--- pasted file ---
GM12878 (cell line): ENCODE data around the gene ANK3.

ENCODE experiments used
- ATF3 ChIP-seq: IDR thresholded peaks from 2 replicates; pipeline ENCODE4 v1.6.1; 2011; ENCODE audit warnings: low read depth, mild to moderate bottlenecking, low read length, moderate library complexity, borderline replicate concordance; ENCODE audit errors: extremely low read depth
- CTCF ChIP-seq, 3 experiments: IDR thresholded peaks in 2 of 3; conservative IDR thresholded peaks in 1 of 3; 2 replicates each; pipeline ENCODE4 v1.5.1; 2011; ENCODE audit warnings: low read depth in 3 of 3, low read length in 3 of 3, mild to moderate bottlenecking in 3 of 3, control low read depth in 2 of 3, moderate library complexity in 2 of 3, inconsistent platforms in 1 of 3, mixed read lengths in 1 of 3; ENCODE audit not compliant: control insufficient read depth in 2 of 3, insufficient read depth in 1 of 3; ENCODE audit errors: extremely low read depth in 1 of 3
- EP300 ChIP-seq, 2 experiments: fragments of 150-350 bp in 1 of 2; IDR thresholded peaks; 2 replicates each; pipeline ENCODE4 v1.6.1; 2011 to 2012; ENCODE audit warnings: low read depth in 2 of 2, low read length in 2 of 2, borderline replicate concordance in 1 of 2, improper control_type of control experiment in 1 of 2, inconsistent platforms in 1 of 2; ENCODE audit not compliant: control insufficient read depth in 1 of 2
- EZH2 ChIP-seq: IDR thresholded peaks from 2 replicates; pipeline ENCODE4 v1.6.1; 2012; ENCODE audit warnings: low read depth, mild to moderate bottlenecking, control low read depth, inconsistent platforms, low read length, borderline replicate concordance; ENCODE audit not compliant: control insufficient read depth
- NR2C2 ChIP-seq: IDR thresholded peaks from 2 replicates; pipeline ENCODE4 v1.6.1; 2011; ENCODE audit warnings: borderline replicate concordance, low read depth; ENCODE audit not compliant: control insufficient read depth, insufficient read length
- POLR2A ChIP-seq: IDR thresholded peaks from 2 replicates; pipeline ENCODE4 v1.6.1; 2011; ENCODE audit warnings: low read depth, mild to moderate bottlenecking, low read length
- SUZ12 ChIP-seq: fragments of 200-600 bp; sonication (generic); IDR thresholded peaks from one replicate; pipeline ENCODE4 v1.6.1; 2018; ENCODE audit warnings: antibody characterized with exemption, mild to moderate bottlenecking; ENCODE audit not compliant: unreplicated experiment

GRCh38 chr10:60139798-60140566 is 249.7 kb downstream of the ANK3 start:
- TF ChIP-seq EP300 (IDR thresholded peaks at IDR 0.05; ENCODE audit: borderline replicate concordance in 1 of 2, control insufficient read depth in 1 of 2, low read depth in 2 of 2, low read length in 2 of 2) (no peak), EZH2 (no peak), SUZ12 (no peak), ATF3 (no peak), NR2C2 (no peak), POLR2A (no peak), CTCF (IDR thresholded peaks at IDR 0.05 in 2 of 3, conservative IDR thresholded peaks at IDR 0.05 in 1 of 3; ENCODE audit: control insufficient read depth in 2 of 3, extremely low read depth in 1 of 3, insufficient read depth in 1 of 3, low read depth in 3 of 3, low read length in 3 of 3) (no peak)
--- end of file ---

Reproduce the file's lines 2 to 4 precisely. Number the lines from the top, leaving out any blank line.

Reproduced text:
ENCODE experiments used
- ATF3 ChIP-seq: IDR thresholded peaks from 2 replicates; pipeline ENCODE4 v1.6.1; 2011; ENCODE audit warnings: low read depth, mild to moderate bottlenecking, low read length, moderate library complexity, borderline replicate concordance; ENCODE audit errors: extremely low read depth
- CTCF ChIP-seq, 3 experiments: IDR thresholded peaks in 2 of 3; conservative IDR thresholded peaks in 1 of 3; 2 replicates each; pipeline ENCODE4 v1.5.1; 2011; ENCODE audit warnings: low read depth in 3 of 3, low read length in 3 of 3, mild to moderate bottlenecking in 3 of 3, control low read depth in 2 of 3, moderate library complexity in 2 of 3, inconsistent platforms in 1 of 3, mixed read lengths in 1 of 3; ENCODE audit not compliant: control insufficient read depth in 2 of 3, insufficient read depth in 1 of 3; ENCODE audit errors: extremely low read depth in 1 of 3